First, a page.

13 February 2010

La Compañía de Jesús, the Jesuit College and La Condamine's bronze rule

10/2. This morning Sebastián had come by bus; so, we walked to thé bookshop of Quito: Libri Mundi to look for a bird guide, which they didn't have. We took a taxi to the historic center of Quito, the Plaza Grande o de la Independencia, where Daniel, the friend of Sebastián joined us. Nearby we visited the Church of the Society of Jesus (Iglesia de la Compañía de Jesus, an impressive baroque building built by Jesuits. Once inside, a young guide started to explain us its design of naves, transepts, crossings etc. But I was more interested in where the Jesuit College was, about which I had been reading in Neil Safier's book. Somewhere there La Condamine had placed a bronze rule with inscription on one of the walls (see p. 42 in "Measuring the New World", 2008). 
The beutiful building (all gold inside) of La Compañia de Jesús

Our guide was not offended and brought us past the gold-leaf adorned chapels to a kind of office, where we met - Oh, ¡qué suerte! - Juan Carlos Pinas, a museologist who's hobby was....La Condamine! He knew all about the subject, but was nevertheless pleasantly surprised when I showed him the book of Neil Safier. So, he showed us around in "el salon de Grados de la Universidad San Gregorio Magno de los Jesuitas", once a chapel, now a beautiful exposition hall with many old maps and instruments of the time of La Condamine and later: a microscope, compass, telescope, octant, barometer, but not......a pendulum. For both the bronze ruler (which La Condamine had originally placed on one of the walls of the Collegio Maximo) and for pendulums we had to visit the Observatório Astronómico in the Alameda parc.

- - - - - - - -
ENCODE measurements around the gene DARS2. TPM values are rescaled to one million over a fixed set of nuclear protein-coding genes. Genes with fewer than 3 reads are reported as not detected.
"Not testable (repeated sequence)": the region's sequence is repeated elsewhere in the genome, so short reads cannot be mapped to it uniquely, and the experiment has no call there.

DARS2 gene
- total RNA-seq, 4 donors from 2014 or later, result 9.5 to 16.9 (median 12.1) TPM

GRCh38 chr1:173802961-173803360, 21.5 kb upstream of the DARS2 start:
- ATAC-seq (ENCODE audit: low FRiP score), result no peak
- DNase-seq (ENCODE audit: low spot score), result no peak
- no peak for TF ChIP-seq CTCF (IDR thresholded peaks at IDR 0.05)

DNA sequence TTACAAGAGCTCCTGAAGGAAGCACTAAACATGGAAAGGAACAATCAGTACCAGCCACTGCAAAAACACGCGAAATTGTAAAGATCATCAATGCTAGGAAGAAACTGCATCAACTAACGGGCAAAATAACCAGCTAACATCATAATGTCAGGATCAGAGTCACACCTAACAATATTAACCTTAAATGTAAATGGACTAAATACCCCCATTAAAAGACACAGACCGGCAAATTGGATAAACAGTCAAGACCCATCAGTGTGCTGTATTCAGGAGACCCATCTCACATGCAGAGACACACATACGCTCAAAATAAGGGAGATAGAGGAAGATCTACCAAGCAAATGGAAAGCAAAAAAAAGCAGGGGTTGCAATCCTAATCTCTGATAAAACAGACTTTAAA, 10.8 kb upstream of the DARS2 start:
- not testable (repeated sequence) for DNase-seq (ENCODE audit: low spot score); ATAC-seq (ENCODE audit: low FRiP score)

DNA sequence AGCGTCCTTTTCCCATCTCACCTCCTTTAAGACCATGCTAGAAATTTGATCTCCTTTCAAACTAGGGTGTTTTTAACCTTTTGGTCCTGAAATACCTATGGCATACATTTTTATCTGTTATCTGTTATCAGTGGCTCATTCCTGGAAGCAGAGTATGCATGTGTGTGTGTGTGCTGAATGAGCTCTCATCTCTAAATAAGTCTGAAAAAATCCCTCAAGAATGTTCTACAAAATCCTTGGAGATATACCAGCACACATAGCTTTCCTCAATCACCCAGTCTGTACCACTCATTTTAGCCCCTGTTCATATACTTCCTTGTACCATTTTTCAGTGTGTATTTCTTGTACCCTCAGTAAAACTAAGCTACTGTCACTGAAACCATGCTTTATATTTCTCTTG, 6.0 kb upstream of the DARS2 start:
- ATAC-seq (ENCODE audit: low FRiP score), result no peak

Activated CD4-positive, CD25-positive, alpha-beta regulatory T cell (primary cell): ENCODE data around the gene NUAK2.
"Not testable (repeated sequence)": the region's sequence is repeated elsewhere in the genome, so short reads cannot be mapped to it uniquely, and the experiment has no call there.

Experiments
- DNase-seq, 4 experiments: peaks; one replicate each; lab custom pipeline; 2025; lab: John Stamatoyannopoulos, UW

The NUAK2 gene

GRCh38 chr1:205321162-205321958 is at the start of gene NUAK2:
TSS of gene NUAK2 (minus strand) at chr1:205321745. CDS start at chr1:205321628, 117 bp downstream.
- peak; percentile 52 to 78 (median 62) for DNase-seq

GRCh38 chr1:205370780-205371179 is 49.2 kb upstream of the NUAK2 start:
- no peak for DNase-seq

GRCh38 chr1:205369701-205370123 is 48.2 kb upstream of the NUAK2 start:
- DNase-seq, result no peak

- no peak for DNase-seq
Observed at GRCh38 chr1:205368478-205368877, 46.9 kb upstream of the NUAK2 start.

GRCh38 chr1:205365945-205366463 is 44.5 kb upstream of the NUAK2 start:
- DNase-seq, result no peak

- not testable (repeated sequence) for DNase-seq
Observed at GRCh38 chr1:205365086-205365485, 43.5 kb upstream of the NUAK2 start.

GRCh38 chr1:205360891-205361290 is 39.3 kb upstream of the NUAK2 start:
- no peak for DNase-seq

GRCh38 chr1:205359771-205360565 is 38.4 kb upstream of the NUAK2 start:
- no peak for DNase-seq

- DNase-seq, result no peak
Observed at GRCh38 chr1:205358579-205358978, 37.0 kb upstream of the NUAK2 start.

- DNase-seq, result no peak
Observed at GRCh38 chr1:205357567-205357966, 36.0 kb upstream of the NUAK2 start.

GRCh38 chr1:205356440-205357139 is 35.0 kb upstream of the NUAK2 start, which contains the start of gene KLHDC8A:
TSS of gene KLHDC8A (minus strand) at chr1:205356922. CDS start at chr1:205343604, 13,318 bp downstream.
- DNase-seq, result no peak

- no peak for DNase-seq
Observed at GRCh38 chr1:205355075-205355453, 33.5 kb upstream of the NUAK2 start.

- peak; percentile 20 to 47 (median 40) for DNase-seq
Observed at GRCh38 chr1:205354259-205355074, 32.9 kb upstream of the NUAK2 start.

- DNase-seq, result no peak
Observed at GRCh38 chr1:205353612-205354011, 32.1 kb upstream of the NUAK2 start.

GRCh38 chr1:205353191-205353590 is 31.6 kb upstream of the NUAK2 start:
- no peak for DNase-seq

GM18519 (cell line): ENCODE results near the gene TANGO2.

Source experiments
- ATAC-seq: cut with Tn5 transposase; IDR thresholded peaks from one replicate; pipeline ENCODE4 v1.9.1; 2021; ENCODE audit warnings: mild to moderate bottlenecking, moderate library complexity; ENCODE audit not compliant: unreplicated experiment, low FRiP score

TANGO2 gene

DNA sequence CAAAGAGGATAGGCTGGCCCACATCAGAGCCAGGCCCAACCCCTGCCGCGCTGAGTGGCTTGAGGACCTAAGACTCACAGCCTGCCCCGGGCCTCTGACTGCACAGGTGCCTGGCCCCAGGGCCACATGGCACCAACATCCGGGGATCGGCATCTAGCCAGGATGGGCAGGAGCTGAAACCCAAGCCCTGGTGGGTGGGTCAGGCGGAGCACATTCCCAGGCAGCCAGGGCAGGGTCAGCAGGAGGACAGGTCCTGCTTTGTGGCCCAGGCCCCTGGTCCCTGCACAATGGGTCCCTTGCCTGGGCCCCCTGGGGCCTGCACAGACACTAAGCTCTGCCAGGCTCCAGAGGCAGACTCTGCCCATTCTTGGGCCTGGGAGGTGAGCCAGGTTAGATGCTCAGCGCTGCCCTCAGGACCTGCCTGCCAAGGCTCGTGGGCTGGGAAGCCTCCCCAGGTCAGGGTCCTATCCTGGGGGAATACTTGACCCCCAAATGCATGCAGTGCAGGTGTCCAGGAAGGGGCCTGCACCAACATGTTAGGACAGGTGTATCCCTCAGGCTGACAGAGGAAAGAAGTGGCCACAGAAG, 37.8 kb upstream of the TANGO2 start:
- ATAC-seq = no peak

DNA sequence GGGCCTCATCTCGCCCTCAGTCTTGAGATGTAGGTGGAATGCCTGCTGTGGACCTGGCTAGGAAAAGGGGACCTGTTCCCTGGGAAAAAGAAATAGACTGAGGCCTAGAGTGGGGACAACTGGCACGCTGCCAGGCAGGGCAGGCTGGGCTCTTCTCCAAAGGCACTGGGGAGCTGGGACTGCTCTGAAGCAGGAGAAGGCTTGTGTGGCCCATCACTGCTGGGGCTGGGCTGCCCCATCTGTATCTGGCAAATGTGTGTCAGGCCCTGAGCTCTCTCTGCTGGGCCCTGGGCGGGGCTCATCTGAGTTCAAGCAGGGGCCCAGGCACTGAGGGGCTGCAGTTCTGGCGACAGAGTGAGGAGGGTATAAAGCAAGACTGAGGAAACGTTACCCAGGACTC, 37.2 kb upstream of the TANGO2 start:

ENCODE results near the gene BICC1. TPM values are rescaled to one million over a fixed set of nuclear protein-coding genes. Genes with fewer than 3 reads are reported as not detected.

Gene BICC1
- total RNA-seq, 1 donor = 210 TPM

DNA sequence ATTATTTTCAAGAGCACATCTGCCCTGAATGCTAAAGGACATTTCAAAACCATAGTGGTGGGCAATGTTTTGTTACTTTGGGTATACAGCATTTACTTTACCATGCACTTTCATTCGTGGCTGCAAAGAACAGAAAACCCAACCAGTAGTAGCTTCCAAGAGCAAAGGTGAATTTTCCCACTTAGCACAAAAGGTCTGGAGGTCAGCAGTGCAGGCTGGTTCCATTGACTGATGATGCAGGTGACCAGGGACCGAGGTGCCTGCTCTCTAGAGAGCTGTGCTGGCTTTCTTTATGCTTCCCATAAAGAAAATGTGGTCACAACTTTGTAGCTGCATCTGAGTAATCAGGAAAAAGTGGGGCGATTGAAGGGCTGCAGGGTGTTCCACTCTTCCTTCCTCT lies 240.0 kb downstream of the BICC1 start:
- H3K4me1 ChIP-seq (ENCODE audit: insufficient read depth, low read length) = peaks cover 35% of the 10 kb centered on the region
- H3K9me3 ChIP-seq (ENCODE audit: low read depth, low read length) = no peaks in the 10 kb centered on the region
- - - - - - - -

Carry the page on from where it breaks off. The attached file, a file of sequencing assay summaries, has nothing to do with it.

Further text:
Left: The museologist Juan Carlos Pinas of the Unidad de Conservacion, Fundación Iglesia de la Compania.
Right: the beautiful exposition hall, once the Salon de Grados de la Universidad San Gregorio Magno de los Jesuitas.

After having seen this beautiful exposition, which also impressed Sebastián and Daniel, Juan Carlos Pinas brought us to his office in the Colegio Maxima de Quito, past the rooms where La Condamine had resided (incognito) for many years.

Behind those windows La Condamine found hospitality of the Jesuits for many years.

In his office Juan Carlos showed us a beautiful book with information on La Condamine's stay in the Jesuit College. One of the things I briefly read in the book (which I bought; I sent it by post to Holland) was the acknowledgement that the presence of La Condamine had greatly stimulated the scientific activities of some of the Jesuits there. An interesting story, told by Juan Carlos was that one of the members of the expedition, the technician and mapmaker de Morainville, had made paintings (see below) which were sold in order to get some money. Apparently the expedition members run out of money several times during the 7 years of their stay.